In most cases, the software running these systems is upgradable so obsolescence is less of an issue than ever before. The selection of what is best is unique to your specific needs. Trusted experts in this area are important to consult with and help guide you through the important elements to consider.

There are many financial aspects to consider when looking at the premised based system.

While you may not have the financial flexibility of not tying yourself to a longer-term solution, as a general rule the capital purchase may appear to be the cheapest way to own a communications solution. In reality, there are many factors such as ongoing maintenance, depreciation of equipment, carrier costs, and system administration costs to consider. Companies need to understand the total cost of ownership of either solution type and what fits the organization goals, to make the best decision.

Four considerations drive the purchasing decision from the CFO’s perspective:

Cost, value, cash, and risk. Offering a specified product at the lowest price is presumed to be the most attractive and is, therefore, usually awarded the contract. This is especially true of governmental agencies or entities purchasing with government sourced funding and is a good solution for the need. Sometimes, however, the bid request does not envision a better solution. The discussion above compares the flexibility of premise versus hosted solutions and the needs of the buyer are likely to differ sufficiently to drive the decision. The value judgment here is which solution offered, genuinely fills the need better, a consideration where the cost is now secondary.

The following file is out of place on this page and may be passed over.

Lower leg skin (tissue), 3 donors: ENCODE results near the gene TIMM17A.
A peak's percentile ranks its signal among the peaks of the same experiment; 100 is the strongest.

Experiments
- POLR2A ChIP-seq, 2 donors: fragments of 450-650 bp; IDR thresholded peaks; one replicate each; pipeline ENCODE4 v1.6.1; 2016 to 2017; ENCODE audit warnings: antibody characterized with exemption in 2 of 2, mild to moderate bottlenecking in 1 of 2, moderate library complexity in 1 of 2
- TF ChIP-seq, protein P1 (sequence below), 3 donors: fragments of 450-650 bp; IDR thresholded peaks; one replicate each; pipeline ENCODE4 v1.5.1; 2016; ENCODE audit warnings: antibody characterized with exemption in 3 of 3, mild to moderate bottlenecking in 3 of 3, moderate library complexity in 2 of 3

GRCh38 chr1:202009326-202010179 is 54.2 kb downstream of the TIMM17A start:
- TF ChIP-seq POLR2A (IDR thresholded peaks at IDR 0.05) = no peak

Finance is always looking at the entity’s greater cash needs as part of this decision. Budgeting for a monthly lease payment has been viewed as more attractive because of its lower perceived cash requirements. However, the low-interest rates in effect for several years now, coupled with the federal tax reform enacted in December 2017, reduce the cost of borrowing for capital acquisitions and allow for full first-year depreciation. These factors have now made this, effectively, a toss-up.

Financial decision makers always make risk-averse decisions because they are weighing the potential cost of risks. Hence, they favor clear policies, proactive training, insurance and other safeguards that mitigate risks. So, what is the risk if the phones don’t work, or the network isn’t accessible or worse, is attacked? The CFO will likely be heavily influenced by the solution that best preserves critical function and infrastructure while providing the best value and the most attractive cost.

What makes sense for your organization is best determined by you and your accountants. This information is meant as a general guideline and is not intended to be professional accounting advice specific to any organization.